The Rams offense primarily uses 11 personnel (one running back, one tight end and three wide receivers), which means a couple of things for Everett. Tyler Higbee is generally considered the starter because he's a better in-line option. When Everett takes the field, he must replace Higbee or serve as an oversized slot/wide receiver. 

    Everett is an outstanding athlete. However, the 6'3", 240-pounder has never been a consistent target. His performance during training camp can build upon an already impressive offseason after head coach Sean McVay called the tight end "a bright spot," according to Myles Simmons of the Rams' official site. 

    An expanded, or even starting, role for Everett will provide the Rams with far more scheme flexibility, which should be a priority after the New England Patriots dismantled their previous approach during Super Bowl LIII. 

Miami Dolphins: QB Josh Rosen

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    The Miami Dolphins will feature the league's most intriguing quarterback competition once training camp begins. The organization signed Ryan Fitzpatrick as a veteran starting option and eventually landed Josh Rosen in a draft-weekend coup to possibly become the face of the franchise. 

    Rosen, whom the Cardinals drafted 10th overall last year, already sits at a crossroads. He didn't perform well as a rookie, albeit in terrible circumstances. Arizona gave up on the quarterback after only one year and drafted Kyler Murray with the 2019 No. 1 overall pick. 

    The Dolphins aren't going to hand the 22-year-old Rosen the starting job either. Multiple beat reporters named the 14-year veteran the early winner in minicamp, via the Score's Mike Alessandrini

    "The real competition starts in training camp," Rosen told reporters. "We're absolutely competing now. But right now, it's sort of more focused on me. I'm really just trying to get better myself."

Minnesota Vikings: OG Josh Kline

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    Josh Kline started 46 straight games for the Tennessee Titans before signing a three-year, $15.5 million free-agent deal with the Minnesota Vikings. 

    Kline is the expected starter at right guard among a revamped Vikings interior, but it's not a given. 

    "I wouldn't say I'm the starter right away," the 29-year-old blocker said, per ESPN.com's Courtney Cronin, "but you've got to act like you are. You've got to work your tail off in this league no matter what."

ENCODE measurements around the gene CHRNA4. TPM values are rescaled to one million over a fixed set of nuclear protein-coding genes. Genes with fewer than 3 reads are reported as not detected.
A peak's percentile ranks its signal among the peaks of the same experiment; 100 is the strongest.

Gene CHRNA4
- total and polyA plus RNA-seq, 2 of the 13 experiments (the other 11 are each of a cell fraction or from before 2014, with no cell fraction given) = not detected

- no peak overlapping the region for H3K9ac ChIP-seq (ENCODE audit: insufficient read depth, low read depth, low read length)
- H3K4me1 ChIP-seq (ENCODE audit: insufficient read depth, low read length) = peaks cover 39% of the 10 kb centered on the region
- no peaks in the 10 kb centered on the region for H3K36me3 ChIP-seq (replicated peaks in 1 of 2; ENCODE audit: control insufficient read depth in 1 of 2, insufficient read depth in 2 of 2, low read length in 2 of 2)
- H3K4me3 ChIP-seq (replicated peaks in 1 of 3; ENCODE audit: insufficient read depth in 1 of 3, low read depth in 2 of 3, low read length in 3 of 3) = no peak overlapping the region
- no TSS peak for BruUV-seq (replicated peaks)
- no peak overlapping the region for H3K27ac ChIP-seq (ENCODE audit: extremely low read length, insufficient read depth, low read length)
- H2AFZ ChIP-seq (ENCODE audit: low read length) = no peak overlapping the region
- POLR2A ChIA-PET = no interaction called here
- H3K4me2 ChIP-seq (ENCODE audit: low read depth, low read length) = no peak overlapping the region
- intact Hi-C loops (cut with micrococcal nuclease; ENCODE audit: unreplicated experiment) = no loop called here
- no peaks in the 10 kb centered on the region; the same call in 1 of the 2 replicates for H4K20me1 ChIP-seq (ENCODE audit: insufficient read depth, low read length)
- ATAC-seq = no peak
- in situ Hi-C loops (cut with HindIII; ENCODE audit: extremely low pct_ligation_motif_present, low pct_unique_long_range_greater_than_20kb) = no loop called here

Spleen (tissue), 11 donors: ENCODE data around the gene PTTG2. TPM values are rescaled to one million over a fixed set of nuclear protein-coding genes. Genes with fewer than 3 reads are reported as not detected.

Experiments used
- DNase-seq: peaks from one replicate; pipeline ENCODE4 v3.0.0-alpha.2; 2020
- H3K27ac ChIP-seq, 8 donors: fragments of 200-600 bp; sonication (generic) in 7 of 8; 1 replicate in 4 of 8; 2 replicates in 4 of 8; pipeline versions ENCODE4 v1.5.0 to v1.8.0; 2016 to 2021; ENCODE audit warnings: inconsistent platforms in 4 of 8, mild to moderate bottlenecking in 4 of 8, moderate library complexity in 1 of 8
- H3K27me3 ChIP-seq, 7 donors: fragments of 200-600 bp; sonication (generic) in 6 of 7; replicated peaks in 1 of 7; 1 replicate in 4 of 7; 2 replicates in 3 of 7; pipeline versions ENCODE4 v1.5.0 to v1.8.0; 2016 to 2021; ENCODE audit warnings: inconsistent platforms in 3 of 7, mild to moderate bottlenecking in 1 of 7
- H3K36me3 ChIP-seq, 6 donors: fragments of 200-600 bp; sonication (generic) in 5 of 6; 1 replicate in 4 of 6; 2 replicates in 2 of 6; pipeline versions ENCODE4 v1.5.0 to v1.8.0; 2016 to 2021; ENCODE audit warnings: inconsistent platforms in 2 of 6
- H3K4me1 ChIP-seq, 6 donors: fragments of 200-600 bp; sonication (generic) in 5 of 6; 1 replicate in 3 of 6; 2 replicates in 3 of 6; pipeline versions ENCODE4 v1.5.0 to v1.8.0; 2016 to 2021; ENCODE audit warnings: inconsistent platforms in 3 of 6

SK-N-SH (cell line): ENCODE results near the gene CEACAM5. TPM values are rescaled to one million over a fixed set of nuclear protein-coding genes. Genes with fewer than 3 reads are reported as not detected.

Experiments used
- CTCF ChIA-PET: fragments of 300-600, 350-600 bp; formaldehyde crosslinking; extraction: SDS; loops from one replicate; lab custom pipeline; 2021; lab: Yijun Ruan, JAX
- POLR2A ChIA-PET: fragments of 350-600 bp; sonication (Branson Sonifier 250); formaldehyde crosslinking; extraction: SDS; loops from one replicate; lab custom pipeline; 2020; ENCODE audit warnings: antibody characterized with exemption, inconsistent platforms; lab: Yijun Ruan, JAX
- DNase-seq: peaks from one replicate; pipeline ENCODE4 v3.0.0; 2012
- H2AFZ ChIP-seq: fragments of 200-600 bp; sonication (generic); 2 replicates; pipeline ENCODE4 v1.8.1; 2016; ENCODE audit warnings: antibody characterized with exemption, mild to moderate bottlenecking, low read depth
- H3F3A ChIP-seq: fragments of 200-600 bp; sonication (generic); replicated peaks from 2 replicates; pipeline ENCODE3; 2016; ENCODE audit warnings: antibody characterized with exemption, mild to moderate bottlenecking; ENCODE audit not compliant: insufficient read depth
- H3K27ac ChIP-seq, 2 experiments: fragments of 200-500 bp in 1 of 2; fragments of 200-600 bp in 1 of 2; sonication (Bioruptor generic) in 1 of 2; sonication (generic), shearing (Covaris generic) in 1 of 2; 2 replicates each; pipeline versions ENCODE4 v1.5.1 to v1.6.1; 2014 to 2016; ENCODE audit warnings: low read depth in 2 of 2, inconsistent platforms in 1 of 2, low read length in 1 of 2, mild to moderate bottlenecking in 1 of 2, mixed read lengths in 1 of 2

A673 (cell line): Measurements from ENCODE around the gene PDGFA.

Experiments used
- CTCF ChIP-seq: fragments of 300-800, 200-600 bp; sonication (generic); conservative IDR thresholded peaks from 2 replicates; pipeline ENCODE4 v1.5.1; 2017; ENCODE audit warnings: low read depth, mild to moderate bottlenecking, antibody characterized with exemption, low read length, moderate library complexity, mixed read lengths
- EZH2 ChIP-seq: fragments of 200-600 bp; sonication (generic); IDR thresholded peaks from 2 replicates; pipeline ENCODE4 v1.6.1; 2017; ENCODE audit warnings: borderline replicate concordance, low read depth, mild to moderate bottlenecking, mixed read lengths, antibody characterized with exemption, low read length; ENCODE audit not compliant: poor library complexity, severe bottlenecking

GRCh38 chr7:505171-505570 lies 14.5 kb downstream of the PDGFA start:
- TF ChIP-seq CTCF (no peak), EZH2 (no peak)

Kline is absolutely right; the Vikings are reworking their front. First-round pick Garrett Bradbury is expected to take over at center, and Pat Elflein is moving to left guard and potential competition for the other guard spot. 

    Head coach Mike Zimmer wants a nastier attitude from his team, and fourth-round pick Dru Samia fits the bill. He has the potential to start as a rookie. 

    "Maybe one of the toughest competitors we've seen on tape with how he finishes," general manager Rick Spielman said of the 6'5", 305-pound blocker, per the St. Paul Pioneer Press' Dane Mizutani. "He has a few technical flaws to clean up. We think that is correctable with coaching."

New England Patriots: TE Matt LaCosse

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    The New England Patriots' need to replace future Hall of Fame tight end Rob Gronkowski is no small feat. Matt LaCosse, whom the team signed in free agency, is first in line to do so. According to ESPN.com's Mike Reiss, LaCosse took first-team reps during minicamp. 

    "Obviously it's a good opportunity, but nothing has been earned yet," LaCosse said. "We still have a really long way to go. Everyone is competing for the same spot. It's one of those things you keep your pedal on the metal, and you kind of get what you earn here."

    In four seasons, the 6'6", 255-pound target started six games with 27 receptions for 272 yards. Obviously, his role will expand after the Patriots released Austin Seferian-Jenkins and Ben Watson received a four-game suspension for a failed drug test.